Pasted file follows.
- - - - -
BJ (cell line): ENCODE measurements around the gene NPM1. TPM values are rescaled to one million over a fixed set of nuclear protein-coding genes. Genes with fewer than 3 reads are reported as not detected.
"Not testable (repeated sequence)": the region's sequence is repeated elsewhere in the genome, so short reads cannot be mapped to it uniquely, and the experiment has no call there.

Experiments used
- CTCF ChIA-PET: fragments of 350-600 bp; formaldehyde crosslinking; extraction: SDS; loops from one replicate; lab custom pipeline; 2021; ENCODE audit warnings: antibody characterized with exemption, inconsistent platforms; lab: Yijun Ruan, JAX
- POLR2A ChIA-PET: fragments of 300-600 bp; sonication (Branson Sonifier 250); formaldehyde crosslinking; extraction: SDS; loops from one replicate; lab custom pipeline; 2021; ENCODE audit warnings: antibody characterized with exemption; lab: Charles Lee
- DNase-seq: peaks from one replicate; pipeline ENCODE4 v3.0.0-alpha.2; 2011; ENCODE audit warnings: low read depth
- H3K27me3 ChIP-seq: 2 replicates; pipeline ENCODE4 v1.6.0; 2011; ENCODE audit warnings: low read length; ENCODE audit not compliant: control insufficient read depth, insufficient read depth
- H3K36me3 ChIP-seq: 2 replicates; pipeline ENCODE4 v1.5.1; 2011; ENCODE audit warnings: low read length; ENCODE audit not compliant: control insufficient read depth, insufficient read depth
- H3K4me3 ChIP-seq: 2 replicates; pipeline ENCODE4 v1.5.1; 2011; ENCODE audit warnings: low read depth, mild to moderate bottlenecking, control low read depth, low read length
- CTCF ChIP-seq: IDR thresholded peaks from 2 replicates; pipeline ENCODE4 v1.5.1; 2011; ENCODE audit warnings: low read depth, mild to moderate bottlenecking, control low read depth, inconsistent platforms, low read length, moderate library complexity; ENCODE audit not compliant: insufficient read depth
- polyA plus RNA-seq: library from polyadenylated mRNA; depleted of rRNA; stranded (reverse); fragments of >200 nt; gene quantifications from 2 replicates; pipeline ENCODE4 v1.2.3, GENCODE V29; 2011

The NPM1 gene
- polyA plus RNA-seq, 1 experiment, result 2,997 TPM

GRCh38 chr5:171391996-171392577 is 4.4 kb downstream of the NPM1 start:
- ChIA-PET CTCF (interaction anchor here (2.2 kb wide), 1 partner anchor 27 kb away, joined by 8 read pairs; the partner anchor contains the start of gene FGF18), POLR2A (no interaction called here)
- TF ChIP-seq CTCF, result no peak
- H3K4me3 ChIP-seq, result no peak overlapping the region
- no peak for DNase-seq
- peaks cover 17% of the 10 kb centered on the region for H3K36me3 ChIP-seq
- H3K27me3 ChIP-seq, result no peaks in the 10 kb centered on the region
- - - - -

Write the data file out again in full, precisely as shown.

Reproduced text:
BJ (cell line): ENCODE measurements around the gene NPM1. TPM values are rescaled to one million over a fixed set of nuclear protein-coding genes. Genes with fewer than 3 reads are reported as not detected.
"Not testable (repeated sequence)": the region's sequence is repeated elsewhere in the genome, so short reads cannot be mapped to it uniquely, and the experiment has no call there.

Experiments used
- CTCF ChIA-PET: fragments of 350-600 bp; formaldehyde crosslinking; extraction: SDS; loops from one replicate; lab custom pipeline; 2021; ENCODE audit warnings: antibody characterized with exemption, inconsistent platforms; lab: Yijun Ruan, JAX
- POLR2A ChIA-PET: fragments of 300-600 bp; sonication (Branson Sonifier 250); formaldehyde crosslinking; extraction: SDS; loops from one replicate; lab custom pipeline; 2021; ENCODE audit warnings: antibody characterized with exemption; lab: Charles Lee
- DNase-seq: peaks from one replicate; pipeline ENCODE4 v3.0.0-alpha.2; 2011; ENCODE audit warnings: low read depth
- H3K27me3 ChIP-seq: 2 replicates; pipeline ENCODE4 v1.6.0; 2011; ENCODE audit warnings: low read length; ENCODE audit not compliant: control insufficient read depth, insufficient read depth
- H3K36me3 ChIP-seq: 2 replicates; pipeline ENCODE4 v1.5.1; 2011; ENCODE audit warnings: low read length; ENCODE audit not compliant: control insufficient read depth, insufficient read depth
- H3K4me3 ChIP-seq: 2 replicates; pipeline ENCODE4 v1.5.1; 2011; ENCODE audit warnings: low read depth, mild to moderate bottlenecking, control low read depth, low read length
- CTCF ChIP-seq: IDR thresholded peaks from 2 replicates; pipeline ENCODE4 v1.5.1; 2011; ENCODE audit warnings: low read depth, mild to moderate bottlenecking, control low read depth, inconsistent platforms, low read length, moderate library complexity; ENCODE audit not compliant: insufficient read depth
- polyA plus RNA-seq: library from polyadenylated mRNA; depleted of rRNA; stranded (reverse); fragments of >200 nt; gene quantifications from 2 replicates; pipeline ENCODE4 v1.2.3, GENCODE V29; 2011

The NPM1 gene
- polyA plus RNA-seq, 1 experiment, result 2,997 TPM

GRCh38 chr5:171391996-171392577 is 4.4 kb downstream of the NPM1 start:
- ChIA-PET CTCF (interaction anchor here (2.2 kb wide), 1 partner anchor 27 kb away, joined by 8 read pairs; the partner anchor contains the start of gene FGF18), POLR2A (no interaction called here)
- TF ChIP-seq CTCF, result no peak
- H3K4me3 ChIP-seq, result no peak overlapping the region
- no peak for DNase-seq
- peaks cover 17% of the 10 kb centered on the region for H3K36me3 ChIP-seq
- H3K27me3 ChIP-seq, result no peaks in the 10 kb centered on the region